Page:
Shortly after the Smithsonian had acquired the 800,000-piece collection of the New York-based Heye Foundation in 1989, before West had even been hired, the facilities planners had begun their work. Elaine Heumann Gurian, the Smithsonian's deputy assistant secretary for museums at the time -- she's now an independent consultant -- had been asked to focus on the new museum, so she had an inside view of the planning process.
"The way in which you would do things in the Smithsonian," Gurian says, "was that you would get all the heads of this and that and the other thing around the table and you would craft the endgame with what I would consider to be insufficient knowledge bordering on no knowledge." Budgeting had to be done years ahead, so the urgency was real -- but it wasn't helpful. "The head of construction would say, 'Well, we need an auditorium. We know auditoriums. They are this size and hold this many people and they cost mmmhh,' and somebody would write down 'auditorium.' "
Gurian, who is not Native American herself but who knew a bit about Indians from a previous museum job, would say, "I beg your pardon -- have you ever been to a powwow? No? Well, it doesn't happen in an auditorium." Justin Estoque, a senior project manager at NMAI who was then on the facilities planning side of the table, recalls many such clashes before West and the Smithsonian agreed to push the construction schedule back two years.
The reason was straightforward enough. Nobody seems to remember where the phrase "the museum different" came from, but what it was meant to signal was this: NMAI would not treat native peoples -- as museums had so often done in the past -- like extinct species whose cultures had been frozen in time. It would take the radical step of asking Indians what a "National Museum of the American Indian" should be.
To begin this process, the Smithsonian hired Venturi, Scott Brown and Associates, a distinguished Philadelphia architecture firm, to do "program planning" for the new museum. That meant developing a rich base of information on which an architect to be chosen later would draw in designing museum buildings. (Venturi, Scott Brown was declared ineligible for the second phase to ensure its focus on the first.)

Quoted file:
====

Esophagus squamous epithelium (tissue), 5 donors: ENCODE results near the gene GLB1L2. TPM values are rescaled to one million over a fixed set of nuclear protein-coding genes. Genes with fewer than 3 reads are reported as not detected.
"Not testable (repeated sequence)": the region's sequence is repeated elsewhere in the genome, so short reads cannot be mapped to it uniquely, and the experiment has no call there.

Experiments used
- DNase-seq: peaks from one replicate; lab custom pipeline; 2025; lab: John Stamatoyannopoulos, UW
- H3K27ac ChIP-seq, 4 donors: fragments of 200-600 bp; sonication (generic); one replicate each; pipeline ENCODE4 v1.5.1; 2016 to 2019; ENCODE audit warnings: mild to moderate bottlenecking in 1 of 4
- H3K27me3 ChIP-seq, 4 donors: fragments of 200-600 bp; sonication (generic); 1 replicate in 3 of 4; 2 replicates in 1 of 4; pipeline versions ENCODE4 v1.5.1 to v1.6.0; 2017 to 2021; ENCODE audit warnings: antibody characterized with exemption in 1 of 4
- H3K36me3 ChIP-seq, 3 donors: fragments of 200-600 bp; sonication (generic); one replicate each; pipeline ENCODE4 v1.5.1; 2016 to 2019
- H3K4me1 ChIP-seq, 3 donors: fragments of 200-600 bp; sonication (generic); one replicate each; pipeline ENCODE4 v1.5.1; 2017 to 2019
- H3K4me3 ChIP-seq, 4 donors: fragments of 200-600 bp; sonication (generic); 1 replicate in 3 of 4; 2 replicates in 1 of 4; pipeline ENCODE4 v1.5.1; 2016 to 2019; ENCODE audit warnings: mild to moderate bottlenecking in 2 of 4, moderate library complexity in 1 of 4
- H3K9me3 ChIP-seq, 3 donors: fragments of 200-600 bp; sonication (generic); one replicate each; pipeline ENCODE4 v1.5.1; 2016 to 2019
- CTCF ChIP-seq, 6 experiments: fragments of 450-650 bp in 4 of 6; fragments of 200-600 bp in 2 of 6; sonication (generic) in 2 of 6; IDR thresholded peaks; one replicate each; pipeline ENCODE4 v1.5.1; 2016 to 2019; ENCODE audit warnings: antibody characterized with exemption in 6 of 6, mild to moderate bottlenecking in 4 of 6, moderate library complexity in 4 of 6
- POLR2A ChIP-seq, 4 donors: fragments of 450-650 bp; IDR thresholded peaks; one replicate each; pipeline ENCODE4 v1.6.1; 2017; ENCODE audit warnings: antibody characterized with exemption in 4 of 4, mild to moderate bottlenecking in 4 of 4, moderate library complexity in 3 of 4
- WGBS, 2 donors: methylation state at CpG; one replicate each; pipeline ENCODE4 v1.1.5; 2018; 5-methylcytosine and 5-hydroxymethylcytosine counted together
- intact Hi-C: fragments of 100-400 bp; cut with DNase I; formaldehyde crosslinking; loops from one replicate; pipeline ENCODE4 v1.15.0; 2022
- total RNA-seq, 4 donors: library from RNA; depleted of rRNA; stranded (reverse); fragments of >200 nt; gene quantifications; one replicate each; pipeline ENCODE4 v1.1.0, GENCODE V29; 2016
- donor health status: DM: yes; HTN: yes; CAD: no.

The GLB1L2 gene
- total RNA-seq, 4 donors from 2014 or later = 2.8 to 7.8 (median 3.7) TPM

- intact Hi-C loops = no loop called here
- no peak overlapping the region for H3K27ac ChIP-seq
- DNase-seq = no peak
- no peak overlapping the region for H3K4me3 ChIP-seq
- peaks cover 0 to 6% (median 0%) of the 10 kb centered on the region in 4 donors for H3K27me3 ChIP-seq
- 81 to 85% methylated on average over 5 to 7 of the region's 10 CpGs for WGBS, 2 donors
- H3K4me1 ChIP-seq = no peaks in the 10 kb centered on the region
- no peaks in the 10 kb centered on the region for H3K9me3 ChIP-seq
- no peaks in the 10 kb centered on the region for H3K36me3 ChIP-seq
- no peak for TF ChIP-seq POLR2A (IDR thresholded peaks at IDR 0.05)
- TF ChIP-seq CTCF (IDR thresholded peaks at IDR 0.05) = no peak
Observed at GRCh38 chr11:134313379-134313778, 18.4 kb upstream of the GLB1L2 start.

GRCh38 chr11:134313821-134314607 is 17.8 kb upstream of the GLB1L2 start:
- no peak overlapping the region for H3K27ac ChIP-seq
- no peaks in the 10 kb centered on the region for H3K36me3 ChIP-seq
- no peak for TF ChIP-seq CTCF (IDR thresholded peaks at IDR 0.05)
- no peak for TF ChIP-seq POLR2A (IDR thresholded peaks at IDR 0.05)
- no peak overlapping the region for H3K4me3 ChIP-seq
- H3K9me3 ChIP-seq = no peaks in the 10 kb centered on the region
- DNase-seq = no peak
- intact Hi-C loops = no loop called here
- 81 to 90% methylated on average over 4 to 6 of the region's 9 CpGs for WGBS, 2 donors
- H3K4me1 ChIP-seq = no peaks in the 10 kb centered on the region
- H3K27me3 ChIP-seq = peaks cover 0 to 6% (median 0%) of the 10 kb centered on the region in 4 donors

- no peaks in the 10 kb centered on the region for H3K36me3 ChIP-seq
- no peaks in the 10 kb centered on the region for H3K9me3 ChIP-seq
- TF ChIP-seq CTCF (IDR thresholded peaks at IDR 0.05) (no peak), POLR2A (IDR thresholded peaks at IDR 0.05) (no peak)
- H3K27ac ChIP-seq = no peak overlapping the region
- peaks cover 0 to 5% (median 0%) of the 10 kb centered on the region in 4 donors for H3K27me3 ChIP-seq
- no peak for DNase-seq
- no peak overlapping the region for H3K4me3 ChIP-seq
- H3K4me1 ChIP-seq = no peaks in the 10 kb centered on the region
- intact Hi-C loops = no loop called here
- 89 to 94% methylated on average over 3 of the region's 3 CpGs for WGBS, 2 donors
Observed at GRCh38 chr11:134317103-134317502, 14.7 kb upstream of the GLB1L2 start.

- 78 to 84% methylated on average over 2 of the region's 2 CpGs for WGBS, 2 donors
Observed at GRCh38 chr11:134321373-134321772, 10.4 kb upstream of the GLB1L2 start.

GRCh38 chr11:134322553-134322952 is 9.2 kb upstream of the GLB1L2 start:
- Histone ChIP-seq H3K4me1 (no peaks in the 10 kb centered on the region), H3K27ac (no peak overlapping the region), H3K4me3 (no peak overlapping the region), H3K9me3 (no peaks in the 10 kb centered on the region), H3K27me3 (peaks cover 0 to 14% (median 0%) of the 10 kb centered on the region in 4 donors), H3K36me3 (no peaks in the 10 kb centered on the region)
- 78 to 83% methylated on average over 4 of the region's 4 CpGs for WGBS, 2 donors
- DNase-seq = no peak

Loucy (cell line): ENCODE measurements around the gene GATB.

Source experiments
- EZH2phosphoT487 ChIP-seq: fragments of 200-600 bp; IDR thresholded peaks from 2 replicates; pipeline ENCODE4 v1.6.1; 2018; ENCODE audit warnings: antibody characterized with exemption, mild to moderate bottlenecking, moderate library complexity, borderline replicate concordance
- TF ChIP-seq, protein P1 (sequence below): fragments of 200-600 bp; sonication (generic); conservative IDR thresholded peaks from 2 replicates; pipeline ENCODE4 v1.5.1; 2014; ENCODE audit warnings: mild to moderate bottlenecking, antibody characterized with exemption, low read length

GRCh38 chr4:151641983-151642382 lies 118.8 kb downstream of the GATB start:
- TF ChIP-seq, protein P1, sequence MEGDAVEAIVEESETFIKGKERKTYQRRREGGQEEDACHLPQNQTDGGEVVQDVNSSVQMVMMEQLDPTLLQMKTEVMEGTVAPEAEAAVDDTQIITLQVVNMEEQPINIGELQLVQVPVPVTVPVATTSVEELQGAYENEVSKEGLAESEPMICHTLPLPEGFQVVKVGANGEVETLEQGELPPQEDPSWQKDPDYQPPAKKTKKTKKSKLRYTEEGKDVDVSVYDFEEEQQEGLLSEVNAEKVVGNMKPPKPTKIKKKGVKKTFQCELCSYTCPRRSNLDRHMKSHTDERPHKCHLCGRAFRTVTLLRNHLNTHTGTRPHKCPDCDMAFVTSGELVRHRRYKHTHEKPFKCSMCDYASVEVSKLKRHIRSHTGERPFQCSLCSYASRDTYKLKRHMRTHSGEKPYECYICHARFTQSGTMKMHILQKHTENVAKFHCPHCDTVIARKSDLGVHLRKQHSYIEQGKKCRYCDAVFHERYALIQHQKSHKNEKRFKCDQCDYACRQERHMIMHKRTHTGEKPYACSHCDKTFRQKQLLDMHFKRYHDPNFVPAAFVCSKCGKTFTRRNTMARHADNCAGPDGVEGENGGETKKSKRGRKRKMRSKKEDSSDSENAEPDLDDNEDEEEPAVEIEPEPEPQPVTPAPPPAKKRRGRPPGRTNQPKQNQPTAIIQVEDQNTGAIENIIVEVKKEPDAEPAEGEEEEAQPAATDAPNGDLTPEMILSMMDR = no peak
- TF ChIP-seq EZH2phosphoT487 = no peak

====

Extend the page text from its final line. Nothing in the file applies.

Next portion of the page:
Venturi, Scott Brown put together an extensive series of "consultations," both on the Smithsonian's home turf and throughout the country. The D.C. consultations gathered Native Americans with particular expertise: researchers, educators, contemporary artists. The regional consultations, held in such places as Santa Fe and Anchorage, were designed to allow the authentic voices of Indian Country to be heard.
Heard they were.
"We thought it was about the architecture," Elaine Gurian says. "So we go off to find out about the architecture, and the first thing the Indian people say to us is: 'We don't want a museum and we don't care about you. We're never going to Washington. We don't care whether we explain ourselves to the other guys or not. We're not going there. So thank you for sharing.' "
Recalling this, Gurian lets out a long laugh. She's exaggerating for effect, but she's not making this up.
"And then," she says, "they started to talk about what they did want."
'A New Kind of Institution'
It's hard to exaggerate the importance of those early consultations in shaping the museum's sense of itself and its mission. The summary document that Venturi, Scott Brown produced, titled "The Way of the People," calls NMAI "conceptually and ideologically a new kind of institution," because the museum has, from the very beginning, "self-consciously sought out focused input" from its native constituency.
Staff members constantly reinforce the idea that their commitment to consulting Indians represents a dramatic break with the past. "All these other museums, the Field [in Chicago], the museums in New York and L.A., they have large Indian collections -- they never do this," says George Horse Capture, deputy director for cultural resources. "This is the first time."
As one of several native facilitators recruited by the museum to help with the consultations, Horse Capture -- a member of the A'aninin or Gros Ventre tribe of Montana -- was charged with convincing skeptical audiences that NMAI really was different, that it really did want their advice. This was no easy assignment. "Indians have been road-showed to death," as West puts it, "and they know one when they see one."
But when the people in those meetings did start talking, Horse Capture says, "they just poured their hearts out."
Some asked for help with chronic social problems: employment, housing, a political base, "things that we couldn't possibly do with just the museum." Others raised concerns that, while not involving traditional museum functions, seemed more in tune with NMAI's potential capabilities.
"Number one was language," says James Nason, a University of Washington anthropology professor and museum curator, who also attended many of the consultations. "Everyone said: We are fighting a desperate battle. We need as much help as we can get to make sure our native languages don't die out." This was hardly an easy problem for a D.C.-based museum to solve, but it was something that could at least be grappled with.
© 2004 The Washington Post Company
Godfrey Williams, a member of the Haida tribe, performs a raven dance at the Museum of the American Indian's Cultural Resources Center in Suitland when tribal members viewed objects stored at the facility in September 2002.
(R.a. Whiteside -- Smithsonian Institution)